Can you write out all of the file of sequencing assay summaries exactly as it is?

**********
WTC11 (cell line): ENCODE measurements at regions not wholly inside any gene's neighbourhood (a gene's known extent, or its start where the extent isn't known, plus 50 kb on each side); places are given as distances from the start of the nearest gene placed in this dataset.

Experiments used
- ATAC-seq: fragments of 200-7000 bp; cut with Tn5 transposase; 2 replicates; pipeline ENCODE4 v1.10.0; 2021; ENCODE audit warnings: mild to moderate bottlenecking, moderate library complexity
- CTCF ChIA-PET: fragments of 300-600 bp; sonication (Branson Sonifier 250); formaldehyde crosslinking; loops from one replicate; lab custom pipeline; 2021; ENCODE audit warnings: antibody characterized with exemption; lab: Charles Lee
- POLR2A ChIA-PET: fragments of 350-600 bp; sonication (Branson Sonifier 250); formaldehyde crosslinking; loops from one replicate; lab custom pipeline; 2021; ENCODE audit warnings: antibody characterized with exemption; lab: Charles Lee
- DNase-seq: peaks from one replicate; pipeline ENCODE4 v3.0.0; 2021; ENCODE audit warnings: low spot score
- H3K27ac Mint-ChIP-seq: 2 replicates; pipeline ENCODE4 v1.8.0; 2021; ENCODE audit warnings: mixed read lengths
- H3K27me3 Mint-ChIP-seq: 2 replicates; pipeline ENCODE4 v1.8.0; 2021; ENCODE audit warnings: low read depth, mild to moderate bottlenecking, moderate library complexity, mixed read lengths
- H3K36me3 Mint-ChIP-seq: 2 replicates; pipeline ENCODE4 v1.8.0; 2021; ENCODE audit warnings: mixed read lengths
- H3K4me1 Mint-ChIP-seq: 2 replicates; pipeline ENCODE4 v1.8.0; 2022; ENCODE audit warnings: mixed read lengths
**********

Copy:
WTC11 (cell line): ENCODE measurements at regions not wholly inside any gene's neighbourhood (a gene's known extent, or its start where the extent isn't known, plus 50 kb on each side); places are given as distances from the start of the nearest gene placed in this dataset.

Experiments used
- ATAC-seq: fragments of 200-7000 bp; cut with Tn5 transposase; 2 replicates; pipeline ENCODE4 v1.10.0; 2021; ENCODE audit warnings: mild to moderate bottlenecking, moderate library complexity
- CTCF ChIA-PET: fragments of 300-600 bp; sonication (Branson Sonifier 250); formaldehyde crosslinking; loops from one replicate; lab custom pipeline; 2021; ENCODE audit warnings: antibody characterized with exemption; lab: Charles Lee
- POLR2A ChIA-PET: fragments of 350-600 bp; sonication (Branson Sonifier 250); formaldehyde crosslinking; loops from one replicate; lab custom pipeline; 2021; ENCODE audit warnings: antibody characterized with exemption; lab: Charles Lee
- DNase-seq: peaks from one replicate; pipeline ENCODE4 v3.0.0; 2021; ENCODE audit warnings: low spot score
- H3K27ac Mint-ChIP-seq: 2 replicates; pipeline ENCODE4 v1.8.0; 2021; ENCODE audit warnings: mixed read lengths
- H3K27me3 Mint-ChIP-seq: 2 replicates; pipeline ENCODE4 v1.8.0; 2021; ENCODE audit warnings: low read depth, mild to moderate bottlenecking, moderate library complexity, mixed read lengths
- H3K36me3 Mint-ChIP-seq: 2 replicates; pipeline ENCODE4 v1.8.0; 2021; ENCODE audit warnings: mixed read lengths
- H3K4me1 Mint-ChIP-seq: 2 replicates; pipeline ENCODE4 v1.8.0; 2022; ENCODE audit warnings: mixed read lengths